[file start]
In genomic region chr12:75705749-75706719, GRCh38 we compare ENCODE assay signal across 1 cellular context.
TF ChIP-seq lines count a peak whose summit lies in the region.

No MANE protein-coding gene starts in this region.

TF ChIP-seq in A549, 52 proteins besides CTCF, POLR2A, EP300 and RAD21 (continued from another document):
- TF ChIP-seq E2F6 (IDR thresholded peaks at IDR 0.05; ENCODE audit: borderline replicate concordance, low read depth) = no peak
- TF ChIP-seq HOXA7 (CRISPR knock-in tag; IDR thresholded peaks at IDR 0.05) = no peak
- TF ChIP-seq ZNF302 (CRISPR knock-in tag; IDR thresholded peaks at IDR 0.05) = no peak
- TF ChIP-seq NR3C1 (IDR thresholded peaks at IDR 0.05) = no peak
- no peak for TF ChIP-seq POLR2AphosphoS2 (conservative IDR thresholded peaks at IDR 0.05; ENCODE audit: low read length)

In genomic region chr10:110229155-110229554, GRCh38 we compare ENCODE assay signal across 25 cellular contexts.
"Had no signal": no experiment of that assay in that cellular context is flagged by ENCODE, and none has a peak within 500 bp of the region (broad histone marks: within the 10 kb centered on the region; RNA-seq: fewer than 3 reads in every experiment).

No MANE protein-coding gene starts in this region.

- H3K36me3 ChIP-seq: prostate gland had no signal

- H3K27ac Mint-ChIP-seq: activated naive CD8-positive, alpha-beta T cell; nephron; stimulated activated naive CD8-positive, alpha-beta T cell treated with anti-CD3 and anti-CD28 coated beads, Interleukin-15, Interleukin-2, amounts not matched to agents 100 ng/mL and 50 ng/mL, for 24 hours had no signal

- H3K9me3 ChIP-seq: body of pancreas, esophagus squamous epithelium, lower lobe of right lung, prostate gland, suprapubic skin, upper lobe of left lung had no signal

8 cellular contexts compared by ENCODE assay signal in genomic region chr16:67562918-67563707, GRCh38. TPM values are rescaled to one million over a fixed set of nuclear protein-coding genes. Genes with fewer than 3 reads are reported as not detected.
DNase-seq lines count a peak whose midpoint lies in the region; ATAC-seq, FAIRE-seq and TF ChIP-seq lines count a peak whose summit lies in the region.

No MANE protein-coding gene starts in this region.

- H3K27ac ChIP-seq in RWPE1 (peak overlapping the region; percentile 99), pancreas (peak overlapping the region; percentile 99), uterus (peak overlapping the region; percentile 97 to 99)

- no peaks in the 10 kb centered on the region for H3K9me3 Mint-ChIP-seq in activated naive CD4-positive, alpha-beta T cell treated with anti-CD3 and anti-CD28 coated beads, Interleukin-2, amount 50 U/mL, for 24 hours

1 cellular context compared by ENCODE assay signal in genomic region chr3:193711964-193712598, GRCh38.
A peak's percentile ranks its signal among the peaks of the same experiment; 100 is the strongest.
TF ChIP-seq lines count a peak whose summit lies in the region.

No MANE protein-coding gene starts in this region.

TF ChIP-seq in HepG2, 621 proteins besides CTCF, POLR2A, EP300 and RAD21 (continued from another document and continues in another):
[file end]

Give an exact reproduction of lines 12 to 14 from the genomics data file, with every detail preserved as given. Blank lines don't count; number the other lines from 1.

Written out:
No MANE protein-coding gene starts in this region.

- H3K36me3 ChIP-seq: prostate gland had no signal

- H3K27ac Mint-ChIP-seq: activated naive CD8-positive, alpha-beta T cell; nephron; stimulated activated naive CD8-positive, alpha-beta T cell treated with anti-CD3 and anti-CD28 coated beads, Interleukin-15, Interleukin-2, amounts not matched to agents 100 ng/mL and 50 ng/mL, for 24 hours had no signal